I don't know if this is the case in the OK schools, but I've read that in other districts that do this, it's not like they just cut out 7.5 hours of education per kid per day. They absorb those hours into the other days. The savings, as previously noted, come from bussing, breakfasts and lunches, hourly staff, that sort of thing. Kids still attend the same number of hours per week. On the surface it seems like a reasonable solution.
However, the kids who most need the structure of school are now the ones who will suffer. For many students in today's society, school is the one place where they feel safe, structured, supported, loved. It's where they can actually get a meal and where, despite the problems in schools today, they might not feel threatened by authority figures, particularly in the lower grades. There's a movement in education today to practice what's called (if I recall correctly) "trauma-informed education," which is essentially trying to understand where students are coming from and how the stressors they're experiencing in their everyday life affect their ability to achieve in school. It's not handling students with "kid gloves," and it's not saying that everybody is a special little snowflake. It's understanding that when a student goes home and mom and dad are drinking and fighting, and Uncle Joe gets a little too handsy, and you can't sleep at night because of partying that the neighbors are doing, and your brother is in jail, etc. etc. etc., your brain is constantly in a fight or flight response pattern and you are biologically unable to learn. The schools try to develop ways to help bring you down from that level of alertness to allow you the opportunity to be able to learn.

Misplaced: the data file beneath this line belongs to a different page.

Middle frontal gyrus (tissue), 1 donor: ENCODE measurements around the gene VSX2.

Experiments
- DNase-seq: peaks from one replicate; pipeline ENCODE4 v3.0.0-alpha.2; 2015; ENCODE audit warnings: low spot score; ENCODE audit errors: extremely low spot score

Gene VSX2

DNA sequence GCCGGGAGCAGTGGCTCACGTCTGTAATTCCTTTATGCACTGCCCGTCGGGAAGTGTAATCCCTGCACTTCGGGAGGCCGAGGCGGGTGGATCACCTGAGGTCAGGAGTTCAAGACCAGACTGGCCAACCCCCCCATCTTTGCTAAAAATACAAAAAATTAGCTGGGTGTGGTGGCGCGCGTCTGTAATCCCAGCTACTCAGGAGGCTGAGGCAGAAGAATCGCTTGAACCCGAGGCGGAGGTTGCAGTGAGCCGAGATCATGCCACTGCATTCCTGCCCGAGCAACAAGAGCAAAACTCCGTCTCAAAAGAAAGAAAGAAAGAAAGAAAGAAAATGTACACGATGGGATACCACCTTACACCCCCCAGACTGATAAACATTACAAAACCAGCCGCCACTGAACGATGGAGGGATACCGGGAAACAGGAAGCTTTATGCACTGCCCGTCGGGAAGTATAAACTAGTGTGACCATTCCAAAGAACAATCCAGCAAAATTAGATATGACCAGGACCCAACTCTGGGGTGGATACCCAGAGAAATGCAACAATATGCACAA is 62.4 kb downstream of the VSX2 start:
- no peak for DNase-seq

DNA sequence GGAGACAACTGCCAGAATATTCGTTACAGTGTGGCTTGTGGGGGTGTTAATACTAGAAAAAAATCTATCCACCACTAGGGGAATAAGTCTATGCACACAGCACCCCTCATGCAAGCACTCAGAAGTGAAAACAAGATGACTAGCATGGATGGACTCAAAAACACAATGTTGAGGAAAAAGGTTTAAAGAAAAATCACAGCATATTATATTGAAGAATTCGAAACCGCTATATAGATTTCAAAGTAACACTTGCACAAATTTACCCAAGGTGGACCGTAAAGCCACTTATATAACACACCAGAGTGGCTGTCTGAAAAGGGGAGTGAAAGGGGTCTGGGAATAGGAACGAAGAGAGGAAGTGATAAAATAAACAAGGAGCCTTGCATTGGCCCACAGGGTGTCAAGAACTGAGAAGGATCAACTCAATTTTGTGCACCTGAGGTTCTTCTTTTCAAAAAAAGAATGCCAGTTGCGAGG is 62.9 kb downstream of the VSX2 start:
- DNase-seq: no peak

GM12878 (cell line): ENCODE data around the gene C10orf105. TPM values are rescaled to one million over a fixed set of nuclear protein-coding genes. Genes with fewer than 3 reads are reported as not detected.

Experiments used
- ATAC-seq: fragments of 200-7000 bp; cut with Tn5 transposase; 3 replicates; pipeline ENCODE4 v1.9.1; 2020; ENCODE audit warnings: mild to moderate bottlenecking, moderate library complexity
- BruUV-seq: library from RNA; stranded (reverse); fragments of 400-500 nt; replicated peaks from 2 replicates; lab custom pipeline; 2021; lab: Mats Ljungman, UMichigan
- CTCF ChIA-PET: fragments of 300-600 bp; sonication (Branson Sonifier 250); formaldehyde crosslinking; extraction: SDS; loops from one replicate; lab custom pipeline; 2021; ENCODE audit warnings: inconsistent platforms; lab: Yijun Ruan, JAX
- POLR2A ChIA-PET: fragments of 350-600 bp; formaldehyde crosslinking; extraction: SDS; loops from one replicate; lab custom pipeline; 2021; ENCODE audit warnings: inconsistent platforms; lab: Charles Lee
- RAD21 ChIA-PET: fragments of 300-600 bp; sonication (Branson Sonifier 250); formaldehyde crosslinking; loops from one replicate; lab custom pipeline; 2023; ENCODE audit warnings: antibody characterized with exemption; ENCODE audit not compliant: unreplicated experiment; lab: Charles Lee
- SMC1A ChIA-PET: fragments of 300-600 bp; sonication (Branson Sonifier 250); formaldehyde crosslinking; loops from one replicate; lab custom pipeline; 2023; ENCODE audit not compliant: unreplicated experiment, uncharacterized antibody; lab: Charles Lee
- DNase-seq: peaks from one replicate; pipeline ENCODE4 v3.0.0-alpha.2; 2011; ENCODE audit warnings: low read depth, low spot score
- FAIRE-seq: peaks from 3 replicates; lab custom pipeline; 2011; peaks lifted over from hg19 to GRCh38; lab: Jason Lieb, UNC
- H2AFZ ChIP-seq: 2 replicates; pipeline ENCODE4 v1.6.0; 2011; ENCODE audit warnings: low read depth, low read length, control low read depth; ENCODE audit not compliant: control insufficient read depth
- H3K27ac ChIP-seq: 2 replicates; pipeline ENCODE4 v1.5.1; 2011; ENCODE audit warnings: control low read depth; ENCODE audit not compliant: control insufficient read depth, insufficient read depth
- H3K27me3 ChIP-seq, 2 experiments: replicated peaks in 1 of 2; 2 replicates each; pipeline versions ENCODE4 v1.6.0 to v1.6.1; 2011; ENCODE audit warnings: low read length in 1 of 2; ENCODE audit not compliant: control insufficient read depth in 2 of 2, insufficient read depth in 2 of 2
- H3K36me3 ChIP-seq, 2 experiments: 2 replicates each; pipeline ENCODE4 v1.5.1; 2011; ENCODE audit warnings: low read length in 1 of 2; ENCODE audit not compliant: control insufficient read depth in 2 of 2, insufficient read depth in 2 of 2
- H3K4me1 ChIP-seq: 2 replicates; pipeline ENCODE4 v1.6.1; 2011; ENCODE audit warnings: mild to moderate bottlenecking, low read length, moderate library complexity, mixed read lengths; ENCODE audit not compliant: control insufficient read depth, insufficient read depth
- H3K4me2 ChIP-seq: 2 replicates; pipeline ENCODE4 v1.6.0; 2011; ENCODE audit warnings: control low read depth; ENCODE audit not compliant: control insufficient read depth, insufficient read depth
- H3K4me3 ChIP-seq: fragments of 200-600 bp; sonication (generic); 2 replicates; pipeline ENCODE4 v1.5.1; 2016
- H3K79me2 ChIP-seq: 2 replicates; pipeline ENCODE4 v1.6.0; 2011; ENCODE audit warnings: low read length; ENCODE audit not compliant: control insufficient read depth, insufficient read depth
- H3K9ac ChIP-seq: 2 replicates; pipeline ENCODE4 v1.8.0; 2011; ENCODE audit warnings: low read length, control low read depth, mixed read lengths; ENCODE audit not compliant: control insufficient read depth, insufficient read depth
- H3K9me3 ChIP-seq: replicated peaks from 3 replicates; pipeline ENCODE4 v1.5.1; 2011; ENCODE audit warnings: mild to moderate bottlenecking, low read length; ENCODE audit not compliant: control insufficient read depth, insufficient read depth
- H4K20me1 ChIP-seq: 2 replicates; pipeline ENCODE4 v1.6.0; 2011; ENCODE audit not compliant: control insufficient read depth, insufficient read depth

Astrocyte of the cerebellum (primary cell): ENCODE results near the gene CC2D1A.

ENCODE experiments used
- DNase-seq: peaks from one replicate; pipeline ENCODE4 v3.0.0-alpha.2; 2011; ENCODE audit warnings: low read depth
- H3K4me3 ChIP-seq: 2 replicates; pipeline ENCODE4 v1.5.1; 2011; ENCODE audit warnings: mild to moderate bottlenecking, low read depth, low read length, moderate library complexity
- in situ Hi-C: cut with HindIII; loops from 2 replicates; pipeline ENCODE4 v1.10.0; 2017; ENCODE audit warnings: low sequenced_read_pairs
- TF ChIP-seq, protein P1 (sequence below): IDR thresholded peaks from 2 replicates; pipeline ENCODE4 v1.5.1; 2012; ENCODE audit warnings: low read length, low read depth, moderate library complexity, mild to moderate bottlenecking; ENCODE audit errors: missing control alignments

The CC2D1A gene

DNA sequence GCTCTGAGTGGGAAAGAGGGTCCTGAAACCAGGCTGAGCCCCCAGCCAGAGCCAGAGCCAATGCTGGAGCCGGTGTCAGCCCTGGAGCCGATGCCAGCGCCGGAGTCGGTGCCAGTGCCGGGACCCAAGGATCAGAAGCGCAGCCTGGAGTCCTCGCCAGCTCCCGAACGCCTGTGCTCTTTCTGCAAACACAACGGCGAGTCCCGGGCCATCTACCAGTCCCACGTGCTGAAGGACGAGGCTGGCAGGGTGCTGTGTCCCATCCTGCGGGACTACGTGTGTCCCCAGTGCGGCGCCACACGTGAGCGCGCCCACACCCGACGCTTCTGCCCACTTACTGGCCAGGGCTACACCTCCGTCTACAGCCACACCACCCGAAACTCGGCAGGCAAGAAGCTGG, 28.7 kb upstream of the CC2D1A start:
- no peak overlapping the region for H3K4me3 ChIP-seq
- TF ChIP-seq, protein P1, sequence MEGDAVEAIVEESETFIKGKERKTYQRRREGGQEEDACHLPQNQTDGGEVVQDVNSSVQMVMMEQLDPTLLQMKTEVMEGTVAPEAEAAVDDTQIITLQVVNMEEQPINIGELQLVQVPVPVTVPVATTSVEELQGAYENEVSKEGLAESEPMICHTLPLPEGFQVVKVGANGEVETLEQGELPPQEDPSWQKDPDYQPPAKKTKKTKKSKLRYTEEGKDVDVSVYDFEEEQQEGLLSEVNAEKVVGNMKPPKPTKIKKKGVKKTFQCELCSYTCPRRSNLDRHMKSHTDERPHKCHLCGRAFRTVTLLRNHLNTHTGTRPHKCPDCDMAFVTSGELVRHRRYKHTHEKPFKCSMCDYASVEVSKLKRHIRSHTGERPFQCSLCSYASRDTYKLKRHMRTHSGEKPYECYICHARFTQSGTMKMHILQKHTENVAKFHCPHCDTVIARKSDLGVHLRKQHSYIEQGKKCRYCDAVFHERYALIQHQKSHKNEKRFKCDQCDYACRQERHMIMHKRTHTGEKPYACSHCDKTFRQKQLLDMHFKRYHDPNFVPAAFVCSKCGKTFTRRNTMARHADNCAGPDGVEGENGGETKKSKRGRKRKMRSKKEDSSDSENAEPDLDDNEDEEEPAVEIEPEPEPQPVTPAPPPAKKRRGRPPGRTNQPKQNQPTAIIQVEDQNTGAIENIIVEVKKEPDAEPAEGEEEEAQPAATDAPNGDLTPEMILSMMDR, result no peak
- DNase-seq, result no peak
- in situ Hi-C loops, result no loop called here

Now when you have students who are in poor, high-stressed communities, what do you think is going to happen with that flight-or-fight response when they're away from school not for two days a week, but for three? What do you think is going to happen when students who have difficulty getting a good meal at home go from getting five guaranteed lunches a day to four? When students who might already be unsupervised for most of the day are suddenly at home and unsupervised for another day a week? When parents who might already struggle to make ends meet suddenly need to find care another day every week for their children?
I understand schools trying this as a way to make ends meet in the face of reduced budgets. The fault here is with the lawmakers for not having the guts or wisdom to say that education is important, that the structure of school is important, that an investment in youth pays dividends for ALL of society for DECADES after those youth graduate school.